China launches its longest manned mission to experimental space station
China’s fifth-ever manned mission has successfully blasted off from a location in the Gobi Desert and will now head to the country’s prototype orbital station, where the crew will spend 14 days – a Chinese space record.
The Shenzhou-10 craft, carrying two male astronauts, and the second Chinese woman to go to space, will dock with the Tiangong-1 space lab 40 hours after lift-off.
The crew will spend their time on-board conducting scientific studies and technical tests, as well as giving a satellite lecture to Chinese students, before returning in the re-entry module that brought them to space.
The previous longest mission – conducted last year – was two days shorter.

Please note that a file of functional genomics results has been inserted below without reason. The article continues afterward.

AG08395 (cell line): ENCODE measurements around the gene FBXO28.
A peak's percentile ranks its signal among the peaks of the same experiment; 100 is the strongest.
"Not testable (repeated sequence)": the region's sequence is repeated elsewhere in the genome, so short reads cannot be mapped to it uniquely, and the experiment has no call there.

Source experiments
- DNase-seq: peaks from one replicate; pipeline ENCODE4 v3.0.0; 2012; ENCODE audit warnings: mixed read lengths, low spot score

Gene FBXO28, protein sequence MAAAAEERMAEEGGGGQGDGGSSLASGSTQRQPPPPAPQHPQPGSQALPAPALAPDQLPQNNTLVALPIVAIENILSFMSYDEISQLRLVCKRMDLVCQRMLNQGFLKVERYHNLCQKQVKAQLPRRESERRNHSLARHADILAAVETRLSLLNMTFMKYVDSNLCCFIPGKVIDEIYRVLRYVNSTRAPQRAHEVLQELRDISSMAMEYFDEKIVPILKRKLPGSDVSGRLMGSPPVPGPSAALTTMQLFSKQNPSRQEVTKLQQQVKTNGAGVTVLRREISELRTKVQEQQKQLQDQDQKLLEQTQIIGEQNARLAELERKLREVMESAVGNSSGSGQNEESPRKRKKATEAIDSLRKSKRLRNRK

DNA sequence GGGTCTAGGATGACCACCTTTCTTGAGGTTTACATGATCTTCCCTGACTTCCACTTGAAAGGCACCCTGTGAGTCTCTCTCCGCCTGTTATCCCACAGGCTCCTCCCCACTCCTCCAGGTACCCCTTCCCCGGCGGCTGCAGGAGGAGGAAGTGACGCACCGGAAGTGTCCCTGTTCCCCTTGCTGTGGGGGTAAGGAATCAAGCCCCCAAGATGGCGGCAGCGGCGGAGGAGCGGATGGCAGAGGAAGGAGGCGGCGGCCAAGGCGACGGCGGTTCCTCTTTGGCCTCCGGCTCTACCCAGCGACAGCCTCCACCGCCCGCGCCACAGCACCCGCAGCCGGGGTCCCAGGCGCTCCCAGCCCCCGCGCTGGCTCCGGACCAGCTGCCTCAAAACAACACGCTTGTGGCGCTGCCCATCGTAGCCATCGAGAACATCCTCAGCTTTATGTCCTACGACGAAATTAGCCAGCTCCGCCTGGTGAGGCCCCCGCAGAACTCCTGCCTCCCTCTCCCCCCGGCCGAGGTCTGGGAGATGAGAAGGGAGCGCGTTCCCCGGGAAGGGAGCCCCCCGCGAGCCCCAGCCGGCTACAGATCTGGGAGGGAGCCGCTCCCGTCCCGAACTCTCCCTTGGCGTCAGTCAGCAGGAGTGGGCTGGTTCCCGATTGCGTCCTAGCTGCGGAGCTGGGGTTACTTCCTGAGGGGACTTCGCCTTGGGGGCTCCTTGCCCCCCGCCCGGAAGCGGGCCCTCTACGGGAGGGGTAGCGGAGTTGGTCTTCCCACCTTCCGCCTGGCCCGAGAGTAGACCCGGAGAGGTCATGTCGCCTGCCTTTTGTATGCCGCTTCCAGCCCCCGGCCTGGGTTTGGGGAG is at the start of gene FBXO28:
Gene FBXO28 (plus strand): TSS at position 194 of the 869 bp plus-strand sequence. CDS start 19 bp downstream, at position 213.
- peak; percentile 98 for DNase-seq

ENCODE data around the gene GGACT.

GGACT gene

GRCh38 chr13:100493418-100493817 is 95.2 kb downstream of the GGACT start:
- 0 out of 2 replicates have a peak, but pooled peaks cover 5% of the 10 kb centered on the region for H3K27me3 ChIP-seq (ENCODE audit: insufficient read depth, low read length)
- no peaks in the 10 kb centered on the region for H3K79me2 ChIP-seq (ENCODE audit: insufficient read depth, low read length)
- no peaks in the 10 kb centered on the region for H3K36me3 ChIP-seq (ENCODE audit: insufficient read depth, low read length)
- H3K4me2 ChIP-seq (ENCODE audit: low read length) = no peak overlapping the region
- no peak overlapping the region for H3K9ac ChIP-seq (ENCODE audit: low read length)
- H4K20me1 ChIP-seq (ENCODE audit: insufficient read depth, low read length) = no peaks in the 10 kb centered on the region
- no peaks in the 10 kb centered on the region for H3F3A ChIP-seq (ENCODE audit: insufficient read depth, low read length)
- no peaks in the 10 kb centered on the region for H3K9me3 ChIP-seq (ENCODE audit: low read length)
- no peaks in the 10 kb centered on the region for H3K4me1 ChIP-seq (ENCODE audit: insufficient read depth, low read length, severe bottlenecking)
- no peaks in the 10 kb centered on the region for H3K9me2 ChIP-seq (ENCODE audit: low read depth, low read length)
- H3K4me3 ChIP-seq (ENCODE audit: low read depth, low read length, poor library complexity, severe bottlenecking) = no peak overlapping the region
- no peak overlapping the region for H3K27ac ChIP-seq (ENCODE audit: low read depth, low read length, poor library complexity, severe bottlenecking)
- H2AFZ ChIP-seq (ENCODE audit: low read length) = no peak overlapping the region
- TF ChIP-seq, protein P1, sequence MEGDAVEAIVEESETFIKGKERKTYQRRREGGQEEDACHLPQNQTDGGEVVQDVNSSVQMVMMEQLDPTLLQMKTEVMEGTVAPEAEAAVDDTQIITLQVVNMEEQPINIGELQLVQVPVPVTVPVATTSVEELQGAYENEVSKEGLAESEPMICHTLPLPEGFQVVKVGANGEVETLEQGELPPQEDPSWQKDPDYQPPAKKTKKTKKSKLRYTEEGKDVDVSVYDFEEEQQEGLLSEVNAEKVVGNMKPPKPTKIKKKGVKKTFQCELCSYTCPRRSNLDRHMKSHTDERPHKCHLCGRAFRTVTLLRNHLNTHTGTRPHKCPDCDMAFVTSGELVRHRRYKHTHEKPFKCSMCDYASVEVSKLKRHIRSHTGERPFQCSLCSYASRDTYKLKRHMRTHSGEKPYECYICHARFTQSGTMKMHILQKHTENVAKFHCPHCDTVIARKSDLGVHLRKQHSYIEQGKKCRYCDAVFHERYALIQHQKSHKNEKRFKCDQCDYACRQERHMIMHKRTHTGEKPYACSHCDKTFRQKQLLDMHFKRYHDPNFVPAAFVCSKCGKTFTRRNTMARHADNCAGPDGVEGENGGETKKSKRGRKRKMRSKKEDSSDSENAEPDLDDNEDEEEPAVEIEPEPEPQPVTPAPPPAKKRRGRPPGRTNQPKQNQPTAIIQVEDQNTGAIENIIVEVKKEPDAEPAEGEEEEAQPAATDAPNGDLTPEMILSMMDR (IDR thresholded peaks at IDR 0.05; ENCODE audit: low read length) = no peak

China had never attempted a manned mission before 2003, but has since invested heavily in its space program. Tiangong-1, launched in 2011, does not currently have a crew, but is used to develop China’s docking capability, and pave the way for a permanently manned mission. Its dimensions and capabilities are reminiscent of Salyut and Skylab, the first-generation Soviet and American space stations launched in the early 1970s.
Thirty-three-year-old Wang Yaping has become the second Chinese woman in two years to visit space. Wang joined the Chinese army when she was 17 and currently holds the rank of major. Commander Nie Haisheng has been on one previous mission to space, while docking pilot Zhang Xioaguang is also travelling to orbit for the first time.
Tiangong-1 will be decommissioned and allowed to plunge back down to Earth later this year. Instead, China plans to launch two successors in the next three years, each one bigger than the last. By 2020, the year the International Space Station is scheduled to be retired, Beijing plans to operate a comparable, full-manned orbital lab of its own.